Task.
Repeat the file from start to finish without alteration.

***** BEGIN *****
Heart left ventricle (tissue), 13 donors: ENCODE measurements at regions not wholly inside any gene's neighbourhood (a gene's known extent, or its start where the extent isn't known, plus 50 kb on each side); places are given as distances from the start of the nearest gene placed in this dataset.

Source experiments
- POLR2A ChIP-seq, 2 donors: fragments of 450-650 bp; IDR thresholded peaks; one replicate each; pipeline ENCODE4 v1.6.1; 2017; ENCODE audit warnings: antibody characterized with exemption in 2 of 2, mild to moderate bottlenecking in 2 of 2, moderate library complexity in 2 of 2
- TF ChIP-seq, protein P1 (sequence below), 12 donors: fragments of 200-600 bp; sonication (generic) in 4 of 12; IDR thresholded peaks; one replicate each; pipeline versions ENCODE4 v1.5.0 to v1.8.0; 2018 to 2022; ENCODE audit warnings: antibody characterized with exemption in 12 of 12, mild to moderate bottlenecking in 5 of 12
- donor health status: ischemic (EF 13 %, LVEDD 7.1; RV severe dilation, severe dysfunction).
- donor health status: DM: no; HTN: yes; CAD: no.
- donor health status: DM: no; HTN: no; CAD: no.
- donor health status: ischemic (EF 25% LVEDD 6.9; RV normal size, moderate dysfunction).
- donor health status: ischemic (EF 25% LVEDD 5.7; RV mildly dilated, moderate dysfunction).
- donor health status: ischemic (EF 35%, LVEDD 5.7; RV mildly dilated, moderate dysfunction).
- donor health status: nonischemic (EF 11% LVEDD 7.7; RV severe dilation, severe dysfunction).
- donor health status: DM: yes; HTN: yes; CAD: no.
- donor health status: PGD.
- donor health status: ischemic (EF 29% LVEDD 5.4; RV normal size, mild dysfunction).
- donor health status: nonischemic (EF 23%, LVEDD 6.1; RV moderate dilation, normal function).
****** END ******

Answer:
Heart left ventricle (tissue), 13 donors: ENCODE measurements at regions not wholly inside any gene's neighbourhood (a gene's known extent, or its start where the extent isn't known, plus 50 kb on each side); places are given as distances from the start of the nearest gene placed in this dataset.

Source experiments
- POLR2A ChIP-seq, 2 donors: fragments of 450-650 bp; IDR thresholded peaks; one replicate each; pipeline ENCODE4 v1.6.1; 2017; ENCODE audit warnings: antibody characterized with exemption in 2 of 2, mild to moderate bottlenecking in 2 of 2, moderate library complexity in 2 of 2
- TF ChIP-seq, protein P1 (sequence below), 12 donors: fragments of 200-600 bp; sonication (generic) in 4 of 12; IDR thresholded peaks; one replicate each; pipeline versions ENCODE4 v1.5.0 to v1.8.0; 2018 to 2022; ENCODE audit warnings: antibody characterized with exemption in 12 of 12, mild to moderate bottlenecking in 5 of 12
- donor health status: ischemic (EF 13 %, LVEDD 7.1; RV severe dilation, severe dysfunction).
- donor health status: DM: no; HTN: yes; CAD: no.
- donor health status: DM: no; HTN: no; CAD: no.
- donor health status: ischemic (EF 25% LVEDD 6.9; RV normal size, moderate dysfunction).
- donor health status: ischemic (EF 25% LVEDD 5.7; RV mildly dilated, moderate dysfunction).
- donor health status: ischemic (EF 35%, LVEDD 5.7; RV mildly dilated, moderate dysfunction).
- donor health status: nonischemic (EF 11% LVEDD 7.7; RV severe dilation, severe dysfunction).
- donor health status: DM: yes; HTN: yes; CAD: no.
- donor health status: PGD.
- donor health status: ischemic (EF 29% LVEDD 5.4; RV normal size, mild dysfunction).
- donor health status: nonischemic (EF 23%, LVEDD 6.1; RV moderate dilation, normal function).